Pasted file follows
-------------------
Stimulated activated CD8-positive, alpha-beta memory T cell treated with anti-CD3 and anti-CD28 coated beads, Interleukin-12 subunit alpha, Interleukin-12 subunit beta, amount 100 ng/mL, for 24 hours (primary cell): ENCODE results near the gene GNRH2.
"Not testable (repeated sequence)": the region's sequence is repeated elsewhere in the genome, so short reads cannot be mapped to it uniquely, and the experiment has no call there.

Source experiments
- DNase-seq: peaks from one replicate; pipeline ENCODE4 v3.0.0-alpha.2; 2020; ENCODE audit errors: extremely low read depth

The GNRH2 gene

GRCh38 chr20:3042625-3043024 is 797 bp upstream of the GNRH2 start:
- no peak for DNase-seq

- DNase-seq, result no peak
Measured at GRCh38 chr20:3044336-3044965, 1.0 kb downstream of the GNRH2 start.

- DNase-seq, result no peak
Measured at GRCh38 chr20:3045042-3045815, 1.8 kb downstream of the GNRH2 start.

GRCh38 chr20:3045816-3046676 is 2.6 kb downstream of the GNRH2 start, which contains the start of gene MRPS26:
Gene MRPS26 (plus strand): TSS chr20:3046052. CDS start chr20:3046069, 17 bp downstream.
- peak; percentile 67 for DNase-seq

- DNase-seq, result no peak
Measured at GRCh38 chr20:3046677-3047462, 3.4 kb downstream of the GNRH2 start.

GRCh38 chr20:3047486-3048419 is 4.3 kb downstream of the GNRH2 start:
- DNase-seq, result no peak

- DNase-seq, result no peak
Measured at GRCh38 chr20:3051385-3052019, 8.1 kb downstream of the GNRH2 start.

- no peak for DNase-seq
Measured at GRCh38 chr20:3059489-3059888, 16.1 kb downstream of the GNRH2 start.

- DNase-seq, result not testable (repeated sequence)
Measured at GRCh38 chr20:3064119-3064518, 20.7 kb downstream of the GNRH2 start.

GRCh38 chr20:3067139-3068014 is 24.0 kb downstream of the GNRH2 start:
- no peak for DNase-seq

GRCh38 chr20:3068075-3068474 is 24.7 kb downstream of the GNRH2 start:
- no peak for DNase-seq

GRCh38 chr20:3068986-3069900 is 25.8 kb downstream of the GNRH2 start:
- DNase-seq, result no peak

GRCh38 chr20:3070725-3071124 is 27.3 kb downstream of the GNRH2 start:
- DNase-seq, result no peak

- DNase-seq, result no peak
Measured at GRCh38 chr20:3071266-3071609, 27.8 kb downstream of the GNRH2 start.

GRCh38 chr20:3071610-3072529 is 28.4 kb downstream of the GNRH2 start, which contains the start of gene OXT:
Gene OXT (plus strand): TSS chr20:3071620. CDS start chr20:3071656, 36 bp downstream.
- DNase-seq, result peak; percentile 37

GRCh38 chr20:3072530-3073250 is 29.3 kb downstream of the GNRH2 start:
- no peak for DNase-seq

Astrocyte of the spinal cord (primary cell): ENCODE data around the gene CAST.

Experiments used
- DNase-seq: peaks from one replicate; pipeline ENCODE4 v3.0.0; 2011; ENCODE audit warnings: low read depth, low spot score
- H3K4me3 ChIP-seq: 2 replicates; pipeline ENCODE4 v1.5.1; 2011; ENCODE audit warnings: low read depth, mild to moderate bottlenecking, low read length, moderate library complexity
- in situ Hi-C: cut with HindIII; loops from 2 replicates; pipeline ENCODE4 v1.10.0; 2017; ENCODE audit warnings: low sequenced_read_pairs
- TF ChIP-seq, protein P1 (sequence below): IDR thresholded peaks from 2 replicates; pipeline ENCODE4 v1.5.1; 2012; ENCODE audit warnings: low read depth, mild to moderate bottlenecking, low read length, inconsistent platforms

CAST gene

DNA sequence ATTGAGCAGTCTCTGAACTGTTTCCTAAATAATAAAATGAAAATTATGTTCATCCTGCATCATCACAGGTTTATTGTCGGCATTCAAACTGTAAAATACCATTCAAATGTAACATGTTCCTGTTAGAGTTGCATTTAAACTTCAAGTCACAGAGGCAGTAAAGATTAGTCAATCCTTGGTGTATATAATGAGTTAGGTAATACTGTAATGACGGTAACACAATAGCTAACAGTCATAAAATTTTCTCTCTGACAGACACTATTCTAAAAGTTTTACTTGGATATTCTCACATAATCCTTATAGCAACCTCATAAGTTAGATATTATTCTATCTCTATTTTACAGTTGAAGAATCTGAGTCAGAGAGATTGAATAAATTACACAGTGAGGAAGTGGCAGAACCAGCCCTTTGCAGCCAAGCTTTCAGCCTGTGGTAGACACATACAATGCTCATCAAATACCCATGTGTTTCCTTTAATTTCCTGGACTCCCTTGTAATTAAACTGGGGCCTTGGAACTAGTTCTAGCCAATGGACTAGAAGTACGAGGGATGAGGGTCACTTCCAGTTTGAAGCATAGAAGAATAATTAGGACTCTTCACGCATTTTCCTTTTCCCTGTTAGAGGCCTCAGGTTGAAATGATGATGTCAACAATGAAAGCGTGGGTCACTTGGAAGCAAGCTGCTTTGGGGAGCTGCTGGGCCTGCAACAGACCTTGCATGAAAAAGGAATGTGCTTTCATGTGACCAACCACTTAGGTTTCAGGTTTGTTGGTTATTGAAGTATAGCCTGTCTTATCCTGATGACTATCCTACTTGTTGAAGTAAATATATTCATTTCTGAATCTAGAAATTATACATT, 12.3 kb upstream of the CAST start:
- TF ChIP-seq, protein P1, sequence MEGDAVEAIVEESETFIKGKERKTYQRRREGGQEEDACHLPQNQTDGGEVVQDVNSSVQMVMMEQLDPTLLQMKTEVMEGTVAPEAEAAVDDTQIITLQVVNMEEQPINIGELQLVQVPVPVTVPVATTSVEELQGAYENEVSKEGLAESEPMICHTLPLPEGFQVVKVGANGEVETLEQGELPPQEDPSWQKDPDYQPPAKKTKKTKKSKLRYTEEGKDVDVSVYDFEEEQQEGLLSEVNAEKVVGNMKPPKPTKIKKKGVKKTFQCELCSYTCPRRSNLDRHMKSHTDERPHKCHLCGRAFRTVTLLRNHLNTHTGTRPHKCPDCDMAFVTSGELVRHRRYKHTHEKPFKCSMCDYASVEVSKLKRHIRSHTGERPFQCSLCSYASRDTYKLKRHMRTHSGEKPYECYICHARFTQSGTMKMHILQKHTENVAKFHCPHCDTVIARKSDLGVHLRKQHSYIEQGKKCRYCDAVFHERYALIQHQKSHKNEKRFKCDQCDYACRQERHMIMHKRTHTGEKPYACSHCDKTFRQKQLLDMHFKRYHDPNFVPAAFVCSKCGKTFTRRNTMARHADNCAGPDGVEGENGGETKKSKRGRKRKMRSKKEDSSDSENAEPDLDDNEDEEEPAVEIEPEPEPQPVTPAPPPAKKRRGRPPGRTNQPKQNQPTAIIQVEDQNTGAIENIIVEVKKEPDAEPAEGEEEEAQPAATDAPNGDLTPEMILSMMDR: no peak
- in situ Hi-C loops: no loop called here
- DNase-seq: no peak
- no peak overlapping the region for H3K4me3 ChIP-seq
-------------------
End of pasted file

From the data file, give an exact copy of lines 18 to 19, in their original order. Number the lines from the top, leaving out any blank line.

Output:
- DNase-seq, result no peak

- DNase-seq, result no peak